Carr’s situation starts to strangle him bit by bit, as an overzealous FBI investigator (William Hope) decides to become a star ripe for promotion by burying one of his social betters. Lynn disappears, supposedly to tend to her sick mother, and Abby declines a luncheon invitation from Carr. “That is the sound of all the doors in Washington closing,” Carr muses to himself. Carr’s on-again/off-again lover Emek (Moritz Bleibtreu), a photographer who creates lurid photos of naked men in Abu Ghraib torture poses, starts investigating the affairs of the murdered man. He and Carr are threatened and attacked, but in the end, the only thing destroyed is Carr’s comfortable berth in Washington society.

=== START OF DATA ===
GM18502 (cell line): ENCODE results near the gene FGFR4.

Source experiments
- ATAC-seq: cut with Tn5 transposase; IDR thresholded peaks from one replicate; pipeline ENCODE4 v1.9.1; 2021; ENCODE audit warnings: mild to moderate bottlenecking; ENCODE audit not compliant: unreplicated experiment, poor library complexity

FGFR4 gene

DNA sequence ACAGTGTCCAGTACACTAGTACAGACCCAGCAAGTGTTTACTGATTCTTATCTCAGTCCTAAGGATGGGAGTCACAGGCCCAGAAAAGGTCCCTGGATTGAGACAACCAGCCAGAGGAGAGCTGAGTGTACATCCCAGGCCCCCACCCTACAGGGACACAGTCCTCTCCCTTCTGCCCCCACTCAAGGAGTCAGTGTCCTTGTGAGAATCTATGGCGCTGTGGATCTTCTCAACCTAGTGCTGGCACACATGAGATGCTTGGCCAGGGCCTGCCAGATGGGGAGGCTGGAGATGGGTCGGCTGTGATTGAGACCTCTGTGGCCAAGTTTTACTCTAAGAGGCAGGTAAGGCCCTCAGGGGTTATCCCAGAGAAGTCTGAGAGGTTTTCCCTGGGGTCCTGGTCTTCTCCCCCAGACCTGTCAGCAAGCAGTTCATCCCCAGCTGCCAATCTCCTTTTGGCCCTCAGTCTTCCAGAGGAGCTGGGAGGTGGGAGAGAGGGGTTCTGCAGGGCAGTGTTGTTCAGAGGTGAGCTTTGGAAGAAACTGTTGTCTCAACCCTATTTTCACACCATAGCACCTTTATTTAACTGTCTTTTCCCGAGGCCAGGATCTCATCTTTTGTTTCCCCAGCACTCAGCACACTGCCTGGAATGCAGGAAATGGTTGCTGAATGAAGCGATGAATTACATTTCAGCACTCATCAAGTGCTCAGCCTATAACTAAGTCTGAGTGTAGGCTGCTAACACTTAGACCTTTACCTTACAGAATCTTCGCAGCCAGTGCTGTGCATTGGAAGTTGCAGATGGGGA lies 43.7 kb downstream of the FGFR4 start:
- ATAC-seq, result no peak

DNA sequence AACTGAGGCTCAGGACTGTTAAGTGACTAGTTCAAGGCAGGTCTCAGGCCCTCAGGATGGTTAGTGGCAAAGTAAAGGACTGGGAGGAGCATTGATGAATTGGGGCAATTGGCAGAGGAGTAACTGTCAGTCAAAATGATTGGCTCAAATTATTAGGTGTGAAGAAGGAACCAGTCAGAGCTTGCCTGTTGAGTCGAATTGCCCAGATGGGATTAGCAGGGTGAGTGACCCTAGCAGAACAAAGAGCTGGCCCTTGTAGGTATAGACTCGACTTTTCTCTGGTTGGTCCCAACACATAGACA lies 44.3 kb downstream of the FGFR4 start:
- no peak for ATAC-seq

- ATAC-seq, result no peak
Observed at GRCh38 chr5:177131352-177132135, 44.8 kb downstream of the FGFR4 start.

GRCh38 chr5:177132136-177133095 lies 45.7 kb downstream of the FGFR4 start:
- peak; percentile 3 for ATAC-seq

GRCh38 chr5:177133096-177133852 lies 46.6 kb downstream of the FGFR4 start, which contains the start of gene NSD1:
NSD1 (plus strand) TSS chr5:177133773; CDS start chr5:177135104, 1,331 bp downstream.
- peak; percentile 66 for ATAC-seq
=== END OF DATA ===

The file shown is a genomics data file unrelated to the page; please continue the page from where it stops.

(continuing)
One would expect nothing less than a well-written script from Paul Schrader, and he delivers a very literate one indeed, one that forms, as Schrader says himself, a companion piece to his American Gigolo. He is grappling with some provocative ideas as well. For example, as the film unspools, it’s clear that the women relish their social power because, in fact, they are basically inconsequential in the lives of their rich and powerful husbands. Lynn says that she wanted a bit of happiness with her lover because the men don’t need them: “They fuck each other.” That is a swipe at the hypocrisy of Washington, DC, and its closeted gay men. Lynn’s husband (Willem Dafoe) confirms her view (or at least confirms their relationship) to Carr, who continues to shield her: “Lynn inflates her importance in the larger scheme of things.” From the look on his face, he really seems to mean it.